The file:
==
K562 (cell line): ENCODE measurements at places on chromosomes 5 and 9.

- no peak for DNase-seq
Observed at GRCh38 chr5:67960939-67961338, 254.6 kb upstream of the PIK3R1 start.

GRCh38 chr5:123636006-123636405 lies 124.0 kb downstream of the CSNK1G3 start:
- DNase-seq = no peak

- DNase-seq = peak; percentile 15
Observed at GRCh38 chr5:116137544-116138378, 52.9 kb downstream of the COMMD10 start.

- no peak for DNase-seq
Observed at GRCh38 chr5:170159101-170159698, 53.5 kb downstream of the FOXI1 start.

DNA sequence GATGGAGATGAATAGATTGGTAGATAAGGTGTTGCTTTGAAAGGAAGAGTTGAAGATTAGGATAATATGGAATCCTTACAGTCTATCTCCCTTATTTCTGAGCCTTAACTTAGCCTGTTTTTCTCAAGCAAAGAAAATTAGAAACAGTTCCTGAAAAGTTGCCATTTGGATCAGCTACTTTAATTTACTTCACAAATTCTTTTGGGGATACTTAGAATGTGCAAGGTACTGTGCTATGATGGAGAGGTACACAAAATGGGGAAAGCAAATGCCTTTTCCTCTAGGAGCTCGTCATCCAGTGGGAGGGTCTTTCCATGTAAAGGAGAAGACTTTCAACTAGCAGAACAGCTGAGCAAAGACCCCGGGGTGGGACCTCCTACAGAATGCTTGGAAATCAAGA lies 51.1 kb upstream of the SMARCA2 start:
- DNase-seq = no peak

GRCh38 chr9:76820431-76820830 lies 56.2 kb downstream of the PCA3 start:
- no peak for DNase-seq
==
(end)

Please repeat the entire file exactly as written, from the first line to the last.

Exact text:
K562 (cell line): ENCODE measurements at places on chromosomes 5 and 9.

- no peak for DNase-seq
Observed at GRCh38 chr5:67960939-67961338, 254.6 kb upstream of the PIK3R1 start.

GRCh38 chr5:123636006-123636405 lies 124.0 kb downstream of the CSNK1G3 start:
- DNase-seq = no peak

- DNase-seq = peak; percentile 15
Observed at GRCh38 chr5:116137544-116138378, 52.9 kb downstream of the COMMD10 start.

- no peak for DNase-seq
Observed at GRCh38 chr5:170159101-170159698, 53.5 kb downstream of the FOXI1 start.

DNA sequence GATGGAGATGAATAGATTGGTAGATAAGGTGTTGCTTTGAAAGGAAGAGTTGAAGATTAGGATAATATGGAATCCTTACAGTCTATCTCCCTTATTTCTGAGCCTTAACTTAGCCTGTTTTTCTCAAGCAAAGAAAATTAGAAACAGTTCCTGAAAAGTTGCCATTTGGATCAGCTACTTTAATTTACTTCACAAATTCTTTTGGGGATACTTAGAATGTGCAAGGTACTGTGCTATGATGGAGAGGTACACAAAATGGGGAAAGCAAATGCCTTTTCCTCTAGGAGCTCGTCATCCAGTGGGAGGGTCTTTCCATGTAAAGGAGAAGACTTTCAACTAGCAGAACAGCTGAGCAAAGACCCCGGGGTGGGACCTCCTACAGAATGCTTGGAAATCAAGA lies 51.1 kb upstream of the SMARCA2 start:
- DNase-seq = no peak

GRCh38 chr9:76820431-76820830 lies 56.2 kb downstream of the PCA3 start:
- no peak for DNase-seq